card

1
[kahrd]
|

noun

verb (used with object)


Nearby words

  1. carcinomatous,
  2. carcinomatous myopathy,
  3. carcinophobia,
  4. carcinosarcoma,
  5. carcinosis,
  6. card catalog,
  7. card catalogue,
  8. card clothing,
  9. card counter,
  10. card file

Idioms

Origin of card

1
1350–1400; Middle English carde, unexplained variant of carte

Dictionary.com Unabridged Based on the Random House Unabridged Dictionary, © Random House, Inc. 2019


British Dictionary definitions for put one's cards on the table

card

1

noun

a piece of stiff paper or thin cardboard, usually rectangular, with varied uses, as for filing information in an index, bearing a written notice for display, entering scores in a game, etc
such a card used for identification, reference, proof of membership, etclibrary card; identity card; visiting card
such a card used for sending greetings, messages, or invitations, often bearing an illustration, printed greetings, etcChristmas card; birthday card
one of a set of small pieces of cardboard, variously marked with significant figures, symbols, etc, used for playing games or for fortune-telling
  1. short for playing card
  2. (as modifier)a card game
  3. (in combination)cardsharp
informal a witty, entertaining, or eccentric person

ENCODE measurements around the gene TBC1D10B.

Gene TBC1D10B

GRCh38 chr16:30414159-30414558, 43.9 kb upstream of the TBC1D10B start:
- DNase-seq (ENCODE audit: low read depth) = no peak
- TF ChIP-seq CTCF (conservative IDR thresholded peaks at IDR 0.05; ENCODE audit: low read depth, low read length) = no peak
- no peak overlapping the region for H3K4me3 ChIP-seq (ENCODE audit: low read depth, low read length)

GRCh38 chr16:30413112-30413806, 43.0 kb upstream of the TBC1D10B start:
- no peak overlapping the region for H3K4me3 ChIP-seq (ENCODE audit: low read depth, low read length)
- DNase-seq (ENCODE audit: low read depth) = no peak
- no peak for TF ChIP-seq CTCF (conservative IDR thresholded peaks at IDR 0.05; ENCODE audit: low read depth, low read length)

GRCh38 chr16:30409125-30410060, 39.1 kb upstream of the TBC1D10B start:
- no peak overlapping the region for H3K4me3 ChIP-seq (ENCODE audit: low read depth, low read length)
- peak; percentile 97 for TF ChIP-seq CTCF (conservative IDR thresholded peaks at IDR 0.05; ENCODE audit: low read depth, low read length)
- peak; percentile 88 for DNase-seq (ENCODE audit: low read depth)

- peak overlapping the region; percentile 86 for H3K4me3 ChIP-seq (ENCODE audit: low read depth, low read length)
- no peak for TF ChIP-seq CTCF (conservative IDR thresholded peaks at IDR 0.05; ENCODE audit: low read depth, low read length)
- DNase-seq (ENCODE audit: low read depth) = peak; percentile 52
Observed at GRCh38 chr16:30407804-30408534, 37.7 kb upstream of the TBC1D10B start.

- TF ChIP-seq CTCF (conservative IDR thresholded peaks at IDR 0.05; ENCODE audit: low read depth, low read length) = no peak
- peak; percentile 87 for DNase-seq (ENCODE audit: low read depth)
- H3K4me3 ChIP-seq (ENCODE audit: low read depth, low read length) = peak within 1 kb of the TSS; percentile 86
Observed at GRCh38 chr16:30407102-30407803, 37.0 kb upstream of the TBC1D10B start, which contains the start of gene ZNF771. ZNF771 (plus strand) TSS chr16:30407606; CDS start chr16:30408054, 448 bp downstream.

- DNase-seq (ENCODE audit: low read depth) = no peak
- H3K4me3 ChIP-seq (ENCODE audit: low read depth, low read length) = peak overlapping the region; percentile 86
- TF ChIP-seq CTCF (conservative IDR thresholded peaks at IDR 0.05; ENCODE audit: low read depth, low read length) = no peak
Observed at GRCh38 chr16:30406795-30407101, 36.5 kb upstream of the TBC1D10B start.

Also called: race card horse racing a daily programme of all the races at a meeting, listing the runners, riders, weights to be carried, distances to be run, and conditions of each race
a thing or action used in order to gain an advantage, esp one that is concealed and kept in reserve until needed (esp in the phrase a card up one's sleeve)
short for printed circuit cardSee printed circuit board
See also cards

Word Origin for card

C15: from Old French carte, from Latin charta leaf of papyrus, from Greek khartēs, probably of Egyptian origin

card

2

verb

(tr) to comb out and clean fibres of wool or cotton before spinning

noun

(formerly) a machine or comblike tool for carding fabrics or for raising the nap on cloth
Derived Formscarding, nouncarder, noun

Word Origin for card

C15: from Old French carde card, teasel, from Latin carduus thistle

Collins English Dictionary - Complete & Unabridged 2012 Digital Edition © William Collins Sons & Co. Ltd. 1979, 1986 © HarperCollins Publishers 1998, 2000, 2003, 2005, 2006, 2007, 2009, 2012

Word Origin and History for put one's cards on the table
Online Etymology Dictionary, © 2010 Douglas Harper

Idioms and Phrases with put one's cards on the table

put one's cards on the table

see lay one's cards on the table.

card

In addition to the idioms beginning with card

  • card in
  • cards are stacked against
  • card up one's sleeve

also see:

  • hold all the aces (the trump card)
  • house of cards
  • in the cards
  • lay one's cards on the table
  • play one's cards close to one's chest

play one's cards righttrump cardwild card.

The American Heritage® Idioms Dictionary Copyright © 2002, 2001, 1995 by Houghton Mifflin Harcourt Publishing Company. Published by Houghton Mifflin Harcourt Publishing Company.